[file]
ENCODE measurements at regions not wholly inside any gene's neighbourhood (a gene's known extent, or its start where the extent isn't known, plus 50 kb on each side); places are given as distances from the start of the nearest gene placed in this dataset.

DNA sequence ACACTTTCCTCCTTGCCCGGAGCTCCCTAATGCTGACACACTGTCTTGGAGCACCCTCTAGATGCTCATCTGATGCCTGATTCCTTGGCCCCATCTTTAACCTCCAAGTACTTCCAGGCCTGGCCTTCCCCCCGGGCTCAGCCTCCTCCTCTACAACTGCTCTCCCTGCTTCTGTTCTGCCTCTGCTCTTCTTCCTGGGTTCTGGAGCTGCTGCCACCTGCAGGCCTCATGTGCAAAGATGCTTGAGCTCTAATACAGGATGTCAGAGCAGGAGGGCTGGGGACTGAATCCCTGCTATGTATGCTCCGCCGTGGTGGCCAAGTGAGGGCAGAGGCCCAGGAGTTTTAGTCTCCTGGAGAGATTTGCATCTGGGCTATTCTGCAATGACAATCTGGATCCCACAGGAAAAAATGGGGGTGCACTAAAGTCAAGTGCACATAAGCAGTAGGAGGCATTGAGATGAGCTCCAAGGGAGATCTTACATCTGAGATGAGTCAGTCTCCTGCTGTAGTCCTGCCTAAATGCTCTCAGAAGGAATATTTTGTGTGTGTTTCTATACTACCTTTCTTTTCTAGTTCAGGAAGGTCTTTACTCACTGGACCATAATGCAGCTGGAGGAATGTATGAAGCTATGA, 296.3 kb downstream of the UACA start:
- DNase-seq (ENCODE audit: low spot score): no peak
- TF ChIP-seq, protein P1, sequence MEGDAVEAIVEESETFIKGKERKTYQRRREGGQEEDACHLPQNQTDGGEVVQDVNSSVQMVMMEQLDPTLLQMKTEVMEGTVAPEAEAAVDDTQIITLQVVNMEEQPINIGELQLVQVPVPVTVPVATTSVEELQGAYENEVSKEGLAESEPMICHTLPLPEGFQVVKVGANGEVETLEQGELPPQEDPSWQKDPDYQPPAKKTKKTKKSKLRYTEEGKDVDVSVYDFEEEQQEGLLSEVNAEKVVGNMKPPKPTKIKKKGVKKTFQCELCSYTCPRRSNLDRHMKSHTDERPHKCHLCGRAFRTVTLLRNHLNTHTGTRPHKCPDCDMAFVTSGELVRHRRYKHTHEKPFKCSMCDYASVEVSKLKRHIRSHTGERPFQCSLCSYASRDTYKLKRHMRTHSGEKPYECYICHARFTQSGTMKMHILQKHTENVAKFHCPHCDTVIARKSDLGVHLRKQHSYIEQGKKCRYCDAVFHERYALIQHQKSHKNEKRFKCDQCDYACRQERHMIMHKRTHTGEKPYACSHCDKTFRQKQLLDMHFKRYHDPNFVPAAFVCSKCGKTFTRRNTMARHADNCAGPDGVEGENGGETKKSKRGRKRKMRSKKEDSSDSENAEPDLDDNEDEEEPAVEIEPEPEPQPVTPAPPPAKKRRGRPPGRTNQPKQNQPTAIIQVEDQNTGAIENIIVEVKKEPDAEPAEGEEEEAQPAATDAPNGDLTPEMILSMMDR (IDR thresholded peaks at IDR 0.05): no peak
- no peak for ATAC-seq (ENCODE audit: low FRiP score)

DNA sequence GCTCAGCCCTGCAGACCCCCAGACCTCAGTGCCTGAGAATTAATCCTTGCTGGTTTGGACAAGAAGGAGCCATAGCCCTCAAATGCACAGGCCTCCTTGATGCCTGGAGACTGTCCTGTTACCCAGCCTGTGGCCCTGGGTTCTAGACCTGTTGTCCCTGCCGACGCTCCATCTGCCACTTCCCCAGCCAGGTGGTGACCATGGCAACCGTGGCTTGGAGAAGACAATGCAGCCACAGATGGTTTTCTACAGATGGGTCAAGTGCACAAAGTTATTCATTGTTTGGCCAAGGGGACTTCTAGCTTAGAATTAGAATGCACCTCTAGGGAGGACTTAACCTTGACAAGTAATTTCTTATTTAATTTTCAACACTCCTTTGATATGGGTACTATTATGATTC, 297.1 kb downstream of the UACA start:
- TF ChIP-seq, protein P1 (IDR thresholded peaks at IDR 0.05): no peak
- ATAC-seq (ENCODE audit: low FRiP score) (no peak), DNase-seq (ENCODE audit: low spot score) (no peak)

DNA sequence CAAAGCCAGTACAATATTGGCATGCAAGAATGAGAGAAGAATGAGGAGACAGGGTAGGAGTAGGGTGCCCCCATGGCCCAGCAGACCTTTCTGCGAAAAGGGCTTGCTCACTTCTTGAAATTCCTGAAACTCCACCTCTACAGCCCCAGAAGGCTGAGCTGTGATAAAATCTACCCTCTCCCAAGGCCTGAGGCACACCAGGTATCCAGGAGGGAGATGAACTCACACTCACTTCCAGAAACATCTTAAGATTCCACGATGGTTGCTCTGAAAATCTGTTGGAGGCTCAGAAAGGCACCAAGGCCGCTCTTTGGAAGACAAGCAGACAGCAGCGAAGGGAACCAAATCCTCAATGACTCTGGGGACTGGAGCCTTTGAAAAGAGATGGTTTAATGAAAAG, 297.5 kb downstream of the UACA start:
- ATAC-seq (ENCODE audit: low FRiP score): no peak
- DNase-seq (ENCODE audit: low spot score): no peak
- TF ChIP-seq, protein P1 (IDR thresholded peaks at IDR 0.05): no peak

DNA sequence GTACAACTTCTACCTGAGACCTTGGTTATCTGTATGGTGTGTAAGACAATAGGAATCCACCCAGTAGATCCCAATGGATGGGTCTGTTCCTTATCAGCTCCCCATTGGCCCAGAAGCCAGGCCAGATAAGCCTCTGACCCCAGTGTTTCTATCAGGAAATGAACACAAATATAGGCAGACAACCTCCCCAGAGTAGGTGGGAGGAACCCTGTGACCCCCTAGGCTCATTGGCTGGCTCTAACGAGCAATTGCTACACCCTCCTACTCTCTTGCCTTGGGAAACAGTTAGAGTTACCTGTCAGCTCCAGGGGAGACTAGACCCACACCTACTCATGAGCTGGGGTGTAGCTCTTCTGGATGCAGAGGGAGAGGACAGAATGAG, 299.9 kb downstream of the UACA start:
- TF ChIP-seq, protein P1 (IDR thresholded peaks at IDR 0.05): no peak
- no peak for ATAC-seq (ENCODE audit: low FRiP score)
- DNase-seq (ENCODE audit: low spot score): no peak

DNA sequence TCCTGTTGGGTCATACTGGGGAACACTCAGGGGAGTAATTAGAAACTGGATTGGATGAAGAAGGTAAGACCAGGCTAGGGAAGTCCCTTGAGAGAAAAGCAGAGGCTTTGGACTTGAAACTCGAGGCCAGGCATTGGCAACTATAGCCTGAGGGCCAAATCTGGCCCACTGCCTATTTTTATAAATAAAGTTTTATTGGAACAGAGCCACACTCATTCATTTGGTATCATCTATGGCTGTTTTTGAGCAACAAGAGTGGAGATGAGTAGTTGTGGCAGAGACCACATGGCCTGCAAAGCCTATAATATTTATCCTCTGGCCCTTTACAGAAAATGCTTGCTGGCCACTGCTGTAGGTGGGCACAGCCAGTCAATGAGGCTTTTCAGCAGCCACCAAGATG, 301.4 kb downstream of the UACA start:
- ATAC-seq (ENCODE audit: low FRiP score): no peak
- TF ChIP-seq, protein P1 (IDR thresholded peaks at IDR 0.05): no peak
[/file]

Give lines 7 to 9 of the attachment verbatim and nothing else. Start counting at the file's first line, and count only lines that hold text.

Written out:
- TF ChIP-seq, protein P1 (IDR thresholded peaks at IDR 0.05): no peak
- ATAC-seq (ENCODE audit: low FRiP score) (no peak), DNase-seq (ENCODE audit: low spot score) (no peak)

DNA sequence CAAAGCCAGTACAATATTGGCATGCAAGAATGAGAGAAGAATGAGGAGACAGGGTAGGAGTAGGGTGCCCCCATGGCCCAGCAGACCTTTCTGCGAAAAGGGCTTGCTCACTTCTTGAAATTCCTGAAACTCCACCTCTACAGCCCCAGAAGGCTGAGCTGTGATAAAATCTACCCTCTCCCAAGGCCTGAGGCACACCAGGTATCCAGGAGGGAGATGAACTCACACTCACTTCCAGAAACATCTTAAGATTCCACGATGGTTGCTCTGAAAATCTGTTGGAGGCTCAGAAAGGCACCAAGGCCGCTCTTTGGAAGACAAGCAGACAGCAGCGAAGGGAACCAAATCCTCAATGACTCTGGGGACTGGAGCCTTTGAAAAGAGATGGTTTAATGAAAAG, 297.5 kb downstream of the UACA start: